News & Events

Alumnae spotlight: Anna Mahtani

February 2, 2024

Anna Mahtani, Class of 1993

Professor in the Department of Philosophy, Logic and Scientific Method at the London School of Economics and Political Science (LSE).

Anna went to Leeds University as an undergraduate to study English Literature but discovered philosophy there and switched her degree. She went on to study at Oxford and Birkbeck before moving to Sheffield to write a PhD on the epistemic theory of vagueness. She then took up a British Academy post-doctoral position at Oxford before moving to the London School of Economics (LSE) in 2013. In 2015, she won a Philip Leverhulme Prize for researchers at an early stage of their careers whose work has had an international impact and whose future research career is exceptionally promising – to use for any research purpose. She has published on a wide range of topics, including vagueness, imaginative resistance, formal epistemology, and welfare economics.

Anna works on the philosophy of language at LSE, along with decision theory, formal epistemology and welfare economics, and the relationship between these areas.

Anna has just published The Objects of Credence. The credence (degrees of belief, subjective probabilities) framework is used by scientists and social scientists in almost all disciplines, including economics and political theory, and it underpins policy choices in healthcare, transport, education, and numerous other areas. The Objects of Credence brings to light a simple yet deep insight with profound theoretical and policy implications.

We caught up with Anna recently for a Q&A session:

What aspects of Croydon High School did you enjoy and find most rewarding?

I liked lots of the subjects and have some very happy memories of English and maths lessons in particular. I found the social side more difficult… I think I was a bit weird in the days when being weird was definitely not cool! But I found my feet more in the sixth form and really enjoyed spending time in the art block and acting in the school plays. I also made a good group of friends in the sixth form: we used to call ourselves the ‘untrendies’!

What did you aspire to whilst at school?

I had lots of aspirations, one of which was to become a teacher – and as it turns out, a big part of my current job does involve teaching, but at a university rather than a school. Another of my aspirations was to get onto an English Literature degree at Oxford, which didn’t happen, but it quickly became apparent that this was a gift: I went to Leeds instead, where I had the time of my life, discovered philosophy thanks to some inspirational lecturers, and was thoroughly supported in my future career.

How did Croydon High School empower you for your future?

I don’t think I did leave school feeling particularly ‘empowered’, but my confidence has grown gradually over the years. Things that have helped have included finding good role models, building up experience, and making good connections with peers.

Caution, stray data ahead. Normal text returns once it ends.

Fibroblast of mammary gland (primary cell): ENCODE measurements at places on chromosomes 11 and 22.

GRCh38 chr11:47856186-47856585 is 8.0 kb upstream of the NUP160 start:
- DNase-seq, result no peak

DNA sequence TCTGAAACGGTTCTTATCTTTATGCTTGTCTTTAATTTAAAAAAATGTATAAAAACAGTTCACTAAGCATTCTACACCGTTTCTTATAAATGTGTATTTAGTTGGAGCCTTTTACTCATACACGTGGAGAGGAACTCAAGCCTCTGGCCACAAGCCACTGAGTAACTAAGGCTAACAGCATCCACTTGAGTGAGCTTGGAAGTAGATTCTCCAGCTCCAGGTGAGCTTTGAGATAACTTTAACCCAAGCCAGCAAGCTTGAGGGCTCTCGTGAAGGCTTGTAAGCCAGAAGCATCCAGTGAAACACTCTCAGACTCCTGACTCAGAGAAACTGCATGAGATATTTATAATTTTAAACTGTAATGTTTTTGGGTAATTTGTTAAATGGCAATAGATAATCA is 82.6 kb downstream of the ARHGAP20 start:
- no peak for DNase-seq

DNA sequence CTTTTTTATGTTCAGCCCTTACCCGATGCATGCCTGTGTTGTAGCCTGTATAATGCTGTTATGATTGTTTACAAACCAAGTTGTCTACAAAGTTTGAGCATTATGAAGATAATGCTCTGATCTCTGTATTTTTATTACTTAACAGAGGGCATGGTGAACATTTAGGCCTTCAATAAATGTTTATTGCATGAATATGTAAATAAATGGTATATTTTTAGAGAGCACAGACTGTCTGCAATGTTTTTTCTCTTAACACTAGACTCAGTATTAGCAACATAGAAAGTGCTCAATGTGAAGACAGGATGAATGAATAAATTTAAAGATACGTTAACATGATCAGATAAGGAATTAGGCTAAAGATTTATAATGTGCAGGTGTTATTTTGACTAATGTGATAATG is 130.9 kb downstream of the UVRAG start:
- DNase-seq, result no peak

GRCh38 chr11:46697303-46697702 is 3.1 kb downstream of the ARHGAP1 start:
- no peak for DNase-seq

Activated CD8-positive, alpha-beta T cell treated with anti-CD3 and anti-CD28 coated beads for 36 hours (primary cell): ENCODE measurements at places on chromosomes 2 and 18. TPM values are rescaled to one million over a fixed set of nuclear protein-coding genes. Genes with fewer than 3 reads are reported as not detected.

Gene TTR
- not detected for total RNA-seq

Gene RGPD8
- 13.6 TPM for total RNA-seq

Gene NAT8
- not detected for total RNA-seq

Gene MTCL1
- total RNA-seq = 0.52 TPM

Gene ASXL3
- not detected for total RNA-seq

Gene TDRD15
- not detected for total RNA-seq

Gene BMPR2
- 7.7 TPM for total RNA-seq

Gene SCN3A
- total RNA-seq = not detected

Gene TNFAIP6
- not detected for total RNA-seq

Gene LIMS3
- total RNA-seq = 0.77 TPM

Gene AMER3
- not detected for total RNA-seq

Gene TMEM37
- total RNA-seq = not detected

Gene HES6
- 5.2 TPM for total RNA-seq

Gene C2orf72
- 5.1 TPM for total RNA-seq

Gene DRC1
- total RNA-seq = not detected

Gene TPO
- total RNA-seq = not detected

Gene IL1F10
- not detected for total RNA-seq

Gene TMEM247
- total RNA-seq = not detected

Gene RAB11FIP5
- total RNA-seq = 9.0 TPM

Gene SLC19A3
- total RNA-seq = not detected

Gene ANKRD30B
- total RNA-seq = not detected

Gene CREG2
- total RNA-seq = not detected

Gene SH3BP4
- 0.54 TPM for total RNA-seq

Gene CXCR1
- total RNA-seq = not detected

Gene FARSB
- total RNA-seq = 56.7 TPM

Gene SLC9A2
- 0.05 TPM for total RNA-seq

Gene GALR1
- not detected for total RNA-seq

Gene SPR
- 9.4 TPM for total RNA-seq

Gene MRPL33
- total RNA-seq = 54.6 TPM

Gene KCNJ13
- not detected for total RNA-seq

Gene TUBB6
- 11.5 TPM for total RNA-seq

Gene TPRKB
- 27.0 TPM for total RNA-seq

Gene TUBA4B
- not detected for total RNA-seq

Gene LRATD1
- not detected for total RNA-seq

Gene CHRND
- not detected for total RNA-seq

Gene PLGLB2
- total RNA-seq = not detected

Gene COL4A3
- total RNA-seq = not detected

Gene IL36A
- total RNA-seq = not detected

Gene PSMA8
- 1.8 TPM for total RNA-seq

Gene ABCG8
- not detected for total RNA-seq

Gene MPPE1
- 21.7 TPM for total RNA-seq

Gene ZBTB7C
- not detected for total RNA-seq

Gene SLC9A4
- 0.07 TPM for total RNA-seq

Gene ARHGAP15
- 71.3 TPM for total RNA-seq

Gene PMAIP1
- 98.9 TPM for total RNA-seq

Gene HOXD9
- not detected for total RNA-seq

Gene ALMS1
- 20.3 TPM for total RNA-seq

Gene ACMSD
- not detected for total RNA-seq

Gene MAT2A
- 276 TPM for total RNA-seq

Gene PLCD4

What has been your proudest moment?

I’m proud of lots of things that I don’t really deserve the credit for, like my wonderful children. But as to being proud of myself, I feel like that when I have taken on a task that I’m a bit scared of – whether speaking in front of a large audience or committing to writing a book – and found that I can do it. Usually, the things that have seemed really daunting turn out to be totally doable if I just break it down into steps.

What are your hopes for the future?

At the LSE, our work is not supposed to be ‘ivory tower’ stuff but is supposed to connect up to the real world. We say that it should be ‘socially relevant’. My new project is very much on these lines, as it is about dementia and decision theory. There are all sorts of interesting questions here – about who should be making the decisions that affect a person with dementia and what should happen when a person’s life-long values do not seem to fit with their current preferences. I’m talking to lots of people affected by these issues, and hope that philosophy can offer some useful tools for people making these difficult decisions every day.

What would you say to your younger self?

I think I’d tell myself to stop worrying! Young people can feel under so much pressure to get everything right and not make any mistakes. But now I know that actually there are plenty of second chances and lots of different routes to where you want to get to. That’s what I’d say to my 15-year-old self, but I’m not sure if she would have listened!

Is there anything else you would like to tell us?

Yes! I have a great memory of Mr Vickery – maybe in form time? – giving us a puzzle to think about. This really caught my attention, and I had a big argument about it with a classmate (now Professor Charlotte Deane!). When I got to university, I found out that the puzzle was really about the opacity of certain linguistic contexts. And this topic is central to my recent work and a big theme in the book I’ve just written. So, thank you to Mr Vickery for that!

Mrs Karen Roe
Alumnae Relations Manager